I am working on a Password Manages program which allow to add and remove entries from database file. The problem is that my display as showing below. I get impression that if a new user to a program which is not familiar with me would not be impressed with this.

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What would be better idea to display simple data as showing in this screen shot?

1 Answer 1


Many records and few fields? A table layout should do the trick. That is, a table or grid with edit-in-place controls. That would support viewing, adding, deleting, modifying, filtering (querying), sorting, and comparing your database records. This works as long as the database records have few unshared fields (you can disable or hide the fields that don't apply for a given record). A table layout pretty much covers everything users can do. Is there anything else to the users' tasks?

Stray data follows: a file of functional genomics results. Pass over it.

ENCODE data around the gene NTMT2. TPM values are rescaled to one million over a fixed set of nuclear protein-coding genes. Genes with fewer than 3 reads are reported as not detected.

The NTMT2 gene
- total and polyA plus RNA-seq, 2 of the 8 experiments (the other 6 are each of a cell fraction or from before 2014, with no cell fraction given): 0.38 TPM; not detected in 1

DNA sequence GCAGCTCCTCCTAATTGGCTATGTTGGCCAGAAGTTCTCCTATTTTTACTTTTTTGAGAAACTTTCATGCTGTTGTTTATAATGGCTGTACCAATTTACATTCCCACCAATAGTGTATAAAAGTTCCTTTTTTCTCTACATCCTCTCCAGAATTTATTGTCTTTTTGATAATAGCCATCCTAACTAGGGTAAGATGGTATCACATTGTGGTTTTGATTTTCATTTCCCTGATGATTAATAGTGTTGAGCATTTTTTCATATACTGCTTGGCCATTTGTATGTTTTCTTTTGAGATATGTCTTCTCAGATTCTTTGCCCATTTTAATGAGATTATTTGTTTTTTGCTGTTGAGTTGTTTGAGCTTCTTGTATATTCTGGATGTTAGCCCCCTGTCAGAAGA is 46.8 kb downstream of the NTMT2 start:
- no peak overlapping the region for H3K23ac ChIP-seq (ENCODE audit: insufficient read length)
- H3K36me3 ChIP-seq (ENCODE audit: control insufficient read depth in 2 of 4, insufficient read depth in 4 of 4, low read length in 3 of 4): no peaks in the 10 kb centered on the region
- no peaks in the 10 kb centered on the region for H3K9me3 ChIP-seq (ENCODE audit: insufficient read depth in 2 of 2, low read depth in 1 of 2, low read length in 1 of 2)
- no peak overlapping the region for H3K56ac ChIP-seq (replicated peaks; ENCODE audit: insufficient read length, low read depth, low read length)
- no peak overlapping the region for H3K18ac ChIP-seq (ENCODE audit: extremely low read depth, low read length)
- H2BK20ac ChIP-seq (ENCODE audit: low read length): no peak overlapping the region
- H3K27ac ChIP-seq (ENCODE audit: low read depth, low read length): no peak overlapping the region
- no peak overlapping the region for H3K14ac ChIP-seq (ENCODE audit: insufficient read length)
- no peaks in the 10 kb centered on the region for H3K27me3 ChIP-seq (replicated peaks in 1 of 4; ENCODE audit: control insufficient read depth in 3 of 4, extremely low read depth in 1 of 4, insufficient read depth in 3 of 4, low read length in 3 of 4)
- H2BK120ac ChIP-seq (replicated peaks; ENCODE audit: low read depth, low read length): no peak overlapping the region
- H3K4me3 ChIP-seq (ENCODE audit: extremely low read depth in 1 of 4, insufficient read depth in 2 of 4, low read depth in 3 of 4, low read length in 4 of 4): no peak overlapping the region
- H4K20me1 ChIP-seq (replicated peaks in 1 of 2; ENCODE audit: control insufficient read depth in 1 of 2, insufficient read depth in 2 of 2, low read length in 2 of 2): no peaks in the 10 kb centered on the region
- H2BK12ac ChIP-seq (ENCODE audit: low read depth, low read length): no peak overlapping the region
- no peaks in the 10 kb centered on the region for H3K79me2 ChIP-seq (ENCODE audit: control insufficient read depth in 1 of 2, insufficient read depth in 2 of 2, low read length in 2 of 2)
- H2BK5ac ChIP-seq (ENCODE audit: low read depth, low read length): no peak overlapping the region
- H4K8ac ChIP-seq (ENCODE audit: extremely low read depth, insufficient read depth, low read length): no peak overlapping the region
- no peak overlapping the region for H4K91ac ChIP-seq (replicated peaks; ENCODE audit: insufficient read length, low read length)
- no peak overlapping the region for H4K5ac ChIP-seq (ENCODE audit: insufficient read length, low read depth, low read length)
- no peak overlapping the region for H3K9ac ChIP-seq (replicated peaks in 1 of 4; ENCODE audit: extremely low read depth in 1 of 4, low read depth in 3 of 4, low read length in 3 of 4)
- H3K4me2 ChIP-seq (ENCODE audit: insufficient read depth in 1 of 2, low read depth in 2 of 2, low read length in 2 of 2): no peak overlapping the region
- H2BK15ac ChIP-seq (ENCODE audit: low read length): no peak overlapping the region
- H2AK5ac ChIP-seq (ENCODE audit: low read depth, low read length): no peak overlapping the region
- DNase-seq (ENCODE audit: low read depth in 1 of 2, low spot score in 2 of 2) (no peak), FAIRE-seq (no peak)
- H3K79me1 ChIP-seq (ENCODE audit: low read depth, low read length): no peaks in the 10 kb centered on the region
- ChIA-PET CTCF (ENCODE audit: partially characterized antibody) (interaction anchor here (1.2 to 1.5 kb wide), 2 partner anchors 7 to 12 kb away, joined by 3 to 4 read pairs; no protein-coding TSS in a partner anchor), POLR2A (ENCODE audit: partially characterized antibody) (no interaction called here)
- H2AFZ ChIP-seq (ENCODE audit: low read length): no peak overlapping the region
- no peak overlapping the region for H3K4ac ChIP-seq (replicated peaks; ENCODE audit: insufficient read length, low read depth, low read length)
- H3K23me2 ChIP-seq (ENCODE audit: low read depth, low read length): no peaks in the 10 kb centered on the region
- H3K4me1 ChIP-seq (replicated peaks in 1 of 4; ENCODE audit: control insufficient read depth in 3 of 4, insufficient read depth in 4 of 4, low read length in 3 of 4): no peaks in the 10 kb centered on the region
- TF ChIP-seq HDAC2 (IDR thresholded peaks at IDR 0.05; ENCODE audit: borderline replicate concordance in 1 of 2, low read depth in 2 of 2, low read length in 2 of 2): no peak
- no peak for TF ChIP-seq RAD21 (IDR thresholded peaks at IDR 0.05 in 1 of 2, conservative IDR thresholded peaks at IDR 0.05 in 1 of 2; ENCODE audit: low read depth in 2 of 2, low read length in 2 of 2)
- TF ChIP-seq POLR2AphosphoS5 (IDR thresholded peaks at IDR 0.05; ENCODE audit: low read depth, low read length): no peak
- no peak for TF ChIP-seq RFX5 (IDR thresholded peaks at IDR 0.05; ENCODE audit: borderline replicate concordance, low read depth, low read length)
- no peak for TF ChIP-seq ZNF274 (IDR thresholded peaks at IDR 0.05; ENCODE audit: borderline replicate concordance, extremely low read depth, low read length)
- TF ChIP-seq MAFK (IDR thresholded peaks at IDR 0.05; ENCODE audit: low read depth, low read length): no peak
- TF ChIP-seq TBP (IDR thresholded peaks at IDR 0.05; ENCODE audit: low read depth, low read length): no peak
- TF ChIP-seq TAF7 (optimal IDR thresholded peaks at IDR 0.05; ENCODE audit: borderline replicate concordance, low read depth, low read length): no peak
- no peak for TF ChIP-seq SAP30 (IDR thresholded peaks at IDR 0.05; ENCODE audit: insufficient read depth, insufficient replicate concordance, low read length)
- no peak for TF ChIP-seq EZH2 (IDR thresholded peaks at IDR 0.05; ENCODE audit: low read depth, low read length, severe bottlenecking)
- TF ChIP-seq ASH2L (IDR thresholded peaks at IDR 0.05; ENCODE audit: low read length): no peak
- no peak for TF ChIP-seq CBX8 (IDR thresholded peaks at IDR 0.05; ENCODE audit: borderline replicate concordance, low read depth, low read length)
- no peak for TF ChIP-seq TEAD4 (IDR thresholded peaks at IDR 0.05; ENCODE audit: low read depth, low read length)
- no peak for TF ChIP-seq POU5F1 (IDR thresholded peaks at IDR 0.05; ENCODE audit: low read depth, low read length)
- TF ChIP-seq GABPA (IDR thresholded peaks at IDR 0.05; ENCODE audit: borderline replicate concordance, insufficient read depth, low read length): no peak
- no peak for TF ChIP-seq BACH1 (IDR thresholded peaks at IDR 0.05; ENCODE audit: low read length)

There are only two other alternatives for basic record-and-field database data:

  • "Page layout," where each database record appears as a single form and (optionally) the user can page to other records with command buttons. That's best when you have few records to view at a time (e.g., after querying), but a large number of fields.

  • "Graphic layout," where the position of record data on the screen represents similarity among the records (typically on one or more record fields). An example is showing appointment records in a calendar. That's best for the user looking for relations among the data.

Beyond that, database UI design involves combining the three types to exploit the strengths of each. For example, depending on the users tasks, you may want show different types of data (e.g., from different database tables) in a different windows (e.g., serial code data in one window, password in another). Or maybe secondary detailed data may be shown in an overflow pane from the main records (e.g., show the ID, name, and type in a table, and everything else in the overflow, which populates when the user selects a record in the table; hide and show relevant fields in the overflow as necessary).

  • Very useful answer and your blog.
    – HelpNeeder
    Dec 3, 2011 at 17:32

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